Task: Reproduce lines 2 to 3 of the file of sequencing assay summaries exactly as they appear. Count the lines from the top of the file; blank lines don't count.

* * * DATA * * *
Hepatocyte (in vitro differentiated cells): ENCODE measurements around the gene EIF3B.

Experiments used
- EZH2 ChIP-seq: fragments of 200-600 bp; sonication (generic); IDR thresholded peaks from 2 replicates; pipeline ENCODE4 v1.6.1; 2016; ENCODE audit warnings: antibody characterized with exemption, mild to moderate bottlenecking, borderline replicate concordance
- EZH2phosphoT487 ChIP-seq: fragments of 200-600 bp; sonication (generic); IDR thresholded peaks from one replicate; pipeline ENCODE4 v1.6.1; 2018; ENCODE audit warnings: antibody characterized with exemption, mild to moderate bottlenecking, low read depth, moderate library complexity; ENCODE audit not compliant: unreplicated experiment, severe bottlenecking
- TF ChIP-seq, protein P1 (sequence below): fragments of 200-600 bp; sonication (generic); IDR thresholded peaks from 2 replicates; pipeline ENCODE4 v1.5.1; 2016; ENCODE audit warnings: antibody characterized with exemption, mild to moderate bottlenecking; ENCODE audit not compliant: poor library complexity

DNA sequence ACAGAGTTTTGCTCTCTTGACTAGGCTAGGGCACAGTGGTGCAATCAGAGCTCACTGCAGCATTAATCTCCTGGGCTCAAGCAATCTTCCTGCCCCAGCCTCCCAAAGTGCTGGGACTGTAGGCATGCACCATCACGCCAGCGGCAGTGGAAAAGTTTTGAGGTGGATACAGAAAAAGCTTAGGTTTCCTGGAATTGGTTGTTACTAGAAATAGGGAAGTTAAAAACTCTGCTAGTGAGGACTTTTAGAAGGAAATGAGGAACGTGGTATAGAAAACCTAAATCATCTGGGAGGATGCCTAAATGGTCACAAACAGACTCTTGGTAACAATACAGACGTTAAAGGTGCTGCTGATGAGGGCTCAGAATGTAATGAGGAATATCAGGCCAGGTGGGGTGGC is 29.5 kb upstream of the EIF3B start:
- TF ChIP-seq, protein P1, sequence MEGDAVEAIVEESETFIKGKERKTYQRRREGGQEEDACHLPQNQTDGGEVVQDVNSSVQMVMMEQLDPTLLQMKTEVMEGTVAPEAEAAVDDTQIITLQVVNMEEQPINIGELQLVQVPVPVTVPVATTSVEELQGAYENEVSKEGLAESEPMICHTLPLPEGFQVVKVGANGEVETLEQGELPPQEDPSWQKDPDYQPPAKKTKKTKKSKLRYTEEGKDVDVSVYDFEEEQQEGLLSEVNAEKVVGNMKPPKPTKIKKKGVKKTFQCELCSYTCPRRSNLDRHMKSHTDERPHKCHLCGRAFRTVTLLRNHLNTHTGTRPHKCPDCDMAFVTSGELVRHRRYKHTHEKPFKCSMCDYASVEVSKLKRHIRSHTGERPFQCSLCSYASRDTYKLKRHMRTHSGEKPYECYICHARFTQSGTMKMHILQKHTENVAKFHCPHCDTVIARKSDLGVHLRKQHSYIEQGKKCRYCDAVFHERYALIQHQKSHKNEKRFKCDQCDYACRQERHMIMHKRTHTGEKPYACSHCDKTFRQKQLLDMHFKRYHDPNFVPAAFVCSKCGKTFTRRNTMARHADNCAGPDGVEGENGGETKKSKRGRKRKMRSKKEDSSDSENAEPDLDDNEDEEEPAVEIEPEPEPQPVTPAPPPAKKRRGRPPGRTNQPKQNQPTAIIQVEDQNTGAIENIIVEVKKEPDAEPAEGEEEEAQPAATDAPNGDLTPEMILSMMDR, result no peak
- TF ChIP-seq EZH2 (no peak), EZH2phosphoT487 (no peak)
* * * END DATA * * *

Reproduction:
Experiments used
- EZH2 ChIP-seq: fragments of 200-600 bp; sonication (generic); IDR thresholded peaks from 2 replicates; pipeline ENCODE4 v1.6.1; 2016; ENCODE audit warnings: antibody characterized with exemption, mild to moderate bottlenecking, borderline replicate concordance